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Letter from the Delegates in Congress


A Letter from the Delegates of this Colony at the Continental Congress was read and filed, and is in the words following, to wit:

Philadelphia, January 27, 1776.

GENTLEMEN: The Congress this day received a letter from General Lee, apprising us of his intended march into New-York, in obedience to orders from General Washington, favouring us, at the same time, with a copy of your letter to him on this subject.

As we perceived it was General Lee' s intention immediately to proceed to your city, and that you thought such a treasure dangerous to the lives of the inhabitants, and in other respects unseasonable, we thought it our duty to apply for a Committee of Congress to examine into the expediency of the expedition, and to give such directions as, upon consulting you and the General, might appear most prudent and advisable.

Colonel Harrison, Mr˙ Lynch, and Mr˙ Allen, are intrusted with this important business, a choice which we approve, having the highest sentiments of their humanity, patriotism, and judgment. We are well satisfied that every


mark of respect will be shown to them by your body, as well as by individuals, not only on account of their great merit, but because the employment in which they are now engaged immediately regards the safety and preservation of the Capital of our own Colony.

We acknowledge the receipt of your favour, this day, respecting the scheme of protecting the navigation by cruisers, at the Continental expense. When you are made acquainted that this and other Colonies have engaged in a similar plan, at their own Provincial charge, you will perceive the proposition to be attended with difficulty as proceeding from us. The deputation from Congress will, however, give you an opportunity of representing the propriety of such a measure, as calculated to prevent the supply of provisions to the fleet and army employed for the enslaving these Colonies, and the necessity of stationing some of the Continental cruisers in the places you may suggest. This will bring on the inquiry where such vessels can most conveniently be had, and your purposes may be answered very effectually, as we are confident that every thing which they recommend will have the greatest weight with the Congress.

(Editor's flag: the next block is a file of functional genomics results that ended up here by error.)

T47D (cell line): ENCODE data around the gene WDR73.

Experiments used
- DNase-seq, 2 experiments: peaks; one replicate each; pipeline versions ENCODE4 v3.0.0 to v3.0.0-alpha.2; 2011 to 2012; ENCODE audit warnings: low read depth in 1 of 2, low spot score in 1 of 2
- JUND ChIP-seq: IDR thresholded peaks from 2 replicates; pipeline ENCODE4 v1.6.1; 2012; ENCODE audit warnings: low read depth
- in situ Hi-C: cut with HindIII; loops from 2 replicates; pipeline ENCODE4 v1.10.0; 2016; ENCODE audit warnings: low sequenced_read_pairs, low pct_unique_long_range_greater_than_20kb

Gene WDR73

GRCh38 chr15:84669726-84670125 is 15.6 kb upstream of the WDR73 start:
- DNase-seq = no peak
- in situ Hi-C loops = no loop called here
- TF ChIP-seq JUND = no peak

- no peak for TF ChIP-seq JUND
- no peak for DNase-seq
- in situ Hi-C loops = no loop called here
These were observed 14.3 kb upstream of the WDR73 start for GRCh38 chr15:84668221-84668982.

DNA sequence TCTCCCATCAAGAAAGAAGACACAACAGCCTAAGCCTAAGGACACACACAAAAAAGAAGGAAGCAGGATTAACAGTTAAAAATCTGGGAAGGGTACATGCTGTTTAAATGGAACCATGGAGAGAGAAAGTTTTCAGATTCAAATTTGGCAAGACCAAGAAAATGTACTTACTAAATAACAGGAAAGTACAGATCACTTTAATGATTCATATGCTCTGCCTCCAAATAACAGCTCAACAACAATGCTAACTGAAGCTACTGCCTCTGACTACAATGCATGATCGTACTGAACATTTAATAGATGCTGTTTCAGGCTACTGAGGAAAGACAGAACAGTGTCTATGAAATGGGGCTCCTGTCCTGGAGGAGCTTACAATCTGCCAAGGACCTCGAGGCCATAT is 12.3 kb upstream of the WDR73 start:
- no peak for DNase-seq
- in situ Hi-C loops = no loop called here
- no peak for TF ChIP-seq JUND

The several matters communicated in your letter by Mr˙ Foster will be answered by that gentleman, when he returns, which will not be till the beginning of next week.

We have the honour to be, with great respect, gentlemen, your most obedient, humble servants,


"To the Honourable Committee of Safety, New-York."